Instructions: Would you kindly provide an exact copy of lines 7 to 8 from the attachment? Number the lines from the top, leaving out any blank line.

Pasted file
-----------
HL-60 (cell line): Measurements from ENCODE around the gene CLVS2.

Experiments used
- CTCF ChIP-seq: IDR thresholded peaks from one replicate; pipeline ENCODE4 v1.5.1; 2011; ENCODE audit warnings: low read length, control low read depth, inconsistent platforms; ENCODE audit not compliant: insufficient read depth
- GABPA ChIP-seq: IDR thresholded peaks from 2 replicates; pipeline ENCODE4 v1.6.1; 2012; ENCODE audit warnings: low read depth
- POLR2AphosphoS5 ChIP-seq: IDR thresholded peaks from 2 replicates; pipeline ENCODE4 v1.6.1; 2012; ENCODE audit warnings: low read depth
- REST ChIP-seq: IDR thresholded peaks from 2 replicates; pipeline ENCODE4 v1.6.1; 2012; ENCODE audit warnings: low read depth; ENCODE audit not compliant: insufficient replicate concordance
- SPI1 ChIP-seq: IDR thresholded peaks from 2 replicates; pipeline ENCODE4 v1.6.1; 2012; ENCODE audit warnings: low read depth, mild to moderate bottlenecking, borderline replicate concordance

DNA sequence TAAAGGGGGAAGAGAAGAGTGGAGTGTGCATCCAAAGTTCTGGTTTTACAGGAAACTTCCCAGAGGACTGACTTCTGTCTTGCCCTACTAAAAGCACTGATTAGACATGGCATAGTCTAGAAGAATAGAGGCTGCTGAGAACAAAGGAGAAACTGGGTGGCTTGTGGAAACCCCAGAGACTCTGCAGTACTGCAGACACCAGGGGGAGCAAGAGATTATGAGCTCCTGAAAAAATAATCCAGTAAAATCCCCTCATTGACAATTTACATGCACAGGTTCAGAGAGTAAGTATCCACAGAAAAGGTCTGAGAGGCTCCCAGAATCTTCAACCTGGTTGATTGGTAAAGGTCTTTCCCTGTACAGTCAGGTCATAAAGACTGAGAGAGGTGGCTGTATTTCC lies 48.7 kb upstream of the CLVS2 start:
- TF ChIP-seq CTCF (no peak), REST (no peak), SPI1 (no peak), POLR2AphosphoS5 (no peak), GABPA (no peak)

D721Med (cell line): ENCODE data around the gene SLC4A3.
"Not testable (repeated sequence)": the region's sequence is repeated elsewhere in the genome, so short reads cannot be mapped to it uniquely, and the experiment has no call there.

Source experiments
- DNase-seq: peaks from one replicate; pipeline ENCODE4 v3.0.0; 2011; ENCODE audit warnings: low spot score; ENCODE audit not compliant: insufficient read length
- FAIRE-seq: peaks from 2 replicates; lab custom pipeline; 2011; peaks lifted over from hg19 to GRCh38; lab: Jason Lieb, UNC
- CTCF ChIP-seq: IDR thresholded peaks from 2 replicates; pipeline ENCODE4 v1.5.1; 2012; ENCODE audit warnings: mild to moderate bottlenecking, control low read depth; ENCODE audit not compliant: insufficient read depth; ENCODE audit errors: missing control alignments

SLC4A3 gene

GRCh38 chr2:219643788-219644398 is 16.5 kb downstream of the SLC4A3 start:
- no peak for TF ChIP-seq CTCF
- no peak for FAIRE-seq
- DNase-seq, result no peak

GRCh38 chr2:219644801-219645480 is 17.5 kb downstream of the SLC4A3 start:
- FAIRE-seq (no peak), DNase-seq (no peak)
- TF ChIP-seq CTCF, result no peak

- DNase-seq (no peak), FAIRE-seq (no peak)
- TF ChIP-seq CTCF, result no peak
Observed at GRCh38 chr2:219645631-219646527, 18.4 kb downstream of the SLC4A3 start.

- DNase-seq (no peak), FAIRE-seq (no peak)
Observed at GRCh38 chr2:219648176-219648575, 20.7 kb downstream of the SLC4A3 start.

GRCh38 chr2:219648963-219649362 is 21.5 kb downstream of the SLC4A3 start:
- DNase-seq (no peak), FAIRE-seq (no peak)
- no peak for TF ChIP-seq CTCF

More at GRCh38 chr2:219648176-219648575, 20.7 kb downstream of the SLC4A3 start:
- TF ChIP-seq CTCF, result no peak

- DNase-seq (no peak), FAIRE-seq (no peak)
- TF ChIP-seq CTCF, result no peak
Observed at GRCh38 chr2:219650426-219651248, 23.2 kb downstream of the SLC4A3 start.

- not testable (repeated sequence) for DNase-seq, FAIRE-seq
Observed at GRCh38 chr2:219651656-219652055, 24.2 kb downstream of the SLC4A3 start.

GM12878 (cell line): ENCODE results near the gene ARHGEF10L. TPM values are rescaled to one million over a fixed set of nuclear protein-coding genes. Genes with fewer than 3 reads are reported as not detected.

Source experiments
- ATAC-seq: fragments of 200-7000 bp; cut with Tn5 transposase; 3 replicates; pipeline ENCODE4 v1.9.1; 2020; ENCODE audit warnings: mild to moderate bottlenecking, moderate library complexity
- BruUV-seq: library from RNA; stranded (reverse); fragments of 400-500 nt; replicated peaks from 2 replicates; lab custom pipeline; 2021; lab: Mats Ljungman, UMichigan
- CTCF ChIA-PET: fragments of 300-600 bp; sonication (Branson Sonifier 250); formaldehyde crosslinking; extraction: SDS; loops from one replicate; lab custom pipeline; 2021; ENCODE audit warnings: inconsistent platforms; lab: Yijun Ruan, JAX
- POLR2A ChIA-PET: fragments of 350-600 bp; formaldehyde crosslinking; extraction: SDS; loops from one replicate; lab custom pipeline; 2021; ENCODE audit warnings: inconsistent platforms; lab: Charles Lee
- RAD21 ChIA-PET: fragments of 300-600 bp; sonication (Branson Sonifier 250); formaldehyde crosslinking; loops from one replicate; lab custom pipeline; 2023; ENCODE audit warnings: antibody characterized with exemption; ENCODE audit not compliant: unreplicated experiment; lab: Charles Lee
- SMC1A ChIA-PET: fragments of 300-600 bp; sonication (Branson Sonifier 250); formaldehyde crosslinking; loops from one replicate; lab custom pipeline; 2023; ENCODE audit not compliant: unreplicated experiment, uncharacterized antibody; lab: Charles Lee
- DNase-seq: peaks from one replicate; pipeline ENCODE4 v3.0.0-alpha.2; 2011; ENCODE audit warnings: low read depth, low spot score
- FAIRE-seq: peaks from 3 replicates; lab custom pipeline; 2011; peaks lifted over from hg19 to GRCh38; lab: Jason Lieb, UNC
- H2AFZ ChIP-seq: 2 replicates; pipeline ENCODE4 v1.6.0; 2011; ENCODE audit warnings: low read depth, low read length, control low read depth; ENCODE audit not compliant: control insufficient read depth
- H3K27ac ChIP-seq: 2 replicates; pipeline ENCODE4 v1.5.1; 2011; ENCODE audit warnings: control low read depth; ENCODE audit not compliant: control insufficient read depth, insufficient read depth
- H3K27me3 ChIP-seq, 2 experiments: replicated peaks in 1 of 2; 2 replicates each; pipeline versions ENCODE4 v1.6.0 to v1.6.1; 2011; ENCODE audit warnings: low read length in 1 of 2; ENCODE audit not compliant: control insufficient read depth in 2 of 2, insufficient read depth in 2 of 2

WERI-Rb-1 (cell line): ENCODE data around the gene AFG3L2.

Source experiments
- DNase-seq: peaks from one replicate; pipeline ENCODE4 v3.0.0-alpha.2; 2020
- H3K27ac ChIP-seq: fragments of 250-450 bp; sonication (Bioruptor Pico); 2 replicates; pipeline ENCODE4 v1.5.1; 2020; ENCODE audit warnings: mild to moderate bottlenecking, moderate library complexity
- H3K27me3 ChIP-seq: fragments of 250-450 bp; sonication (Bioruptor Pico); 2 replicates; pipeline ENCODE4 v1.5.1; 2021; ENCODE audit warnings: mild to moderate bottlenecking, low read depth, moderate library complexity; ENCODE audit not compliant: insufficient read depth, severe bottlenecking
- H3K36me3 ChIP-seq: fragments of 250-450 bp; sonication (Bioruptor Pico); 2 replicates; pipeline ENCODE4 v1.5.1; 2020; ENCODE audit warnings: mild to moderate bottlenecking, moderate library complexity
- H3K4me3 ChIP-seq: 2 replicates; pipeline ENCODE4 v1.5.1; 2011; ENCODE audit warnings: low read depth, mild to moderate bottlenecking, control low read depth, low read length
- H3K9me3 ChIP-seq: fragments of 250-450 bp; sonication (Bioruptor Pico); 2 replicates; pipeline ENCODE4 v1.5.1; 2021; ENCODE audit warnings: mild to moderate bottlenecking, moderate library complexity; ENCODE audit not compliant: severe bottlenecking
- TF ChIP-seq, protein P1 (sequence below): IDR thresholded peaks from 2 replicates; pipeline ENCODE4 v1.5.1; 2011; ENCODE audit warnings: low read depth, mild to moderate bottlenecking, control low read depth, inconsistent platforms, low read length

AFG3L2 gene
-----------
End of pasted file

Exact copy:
- SPI1 ChIP-seq: IDR thresholded peaks from 2 replicates; pipeline ENCODE4 v1.6.1; 2012; ENCODE audit warnings: low read depth, mild to moderate bottlenecking, borderline replicate concordance

DNA sequence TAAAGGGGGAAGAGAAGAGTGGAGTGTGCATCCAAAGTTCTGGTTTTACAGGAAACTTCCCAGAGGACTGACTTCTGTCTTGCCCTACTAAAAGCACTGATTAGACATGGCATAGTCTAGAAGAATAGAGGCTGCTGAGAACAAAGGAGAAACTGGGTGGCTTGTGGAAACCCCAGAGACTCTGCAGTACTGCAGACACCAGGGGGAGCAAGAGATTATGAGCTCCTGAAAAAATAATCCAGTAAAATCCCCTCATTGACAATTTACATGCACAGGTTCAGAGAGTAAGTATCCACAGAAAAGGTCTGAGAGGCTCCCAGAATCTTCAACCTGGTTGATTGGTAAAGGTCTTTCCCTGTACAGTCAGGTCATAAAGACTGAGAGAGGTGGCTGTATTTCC lies 48.7 kb upstream of the CLVS2 start: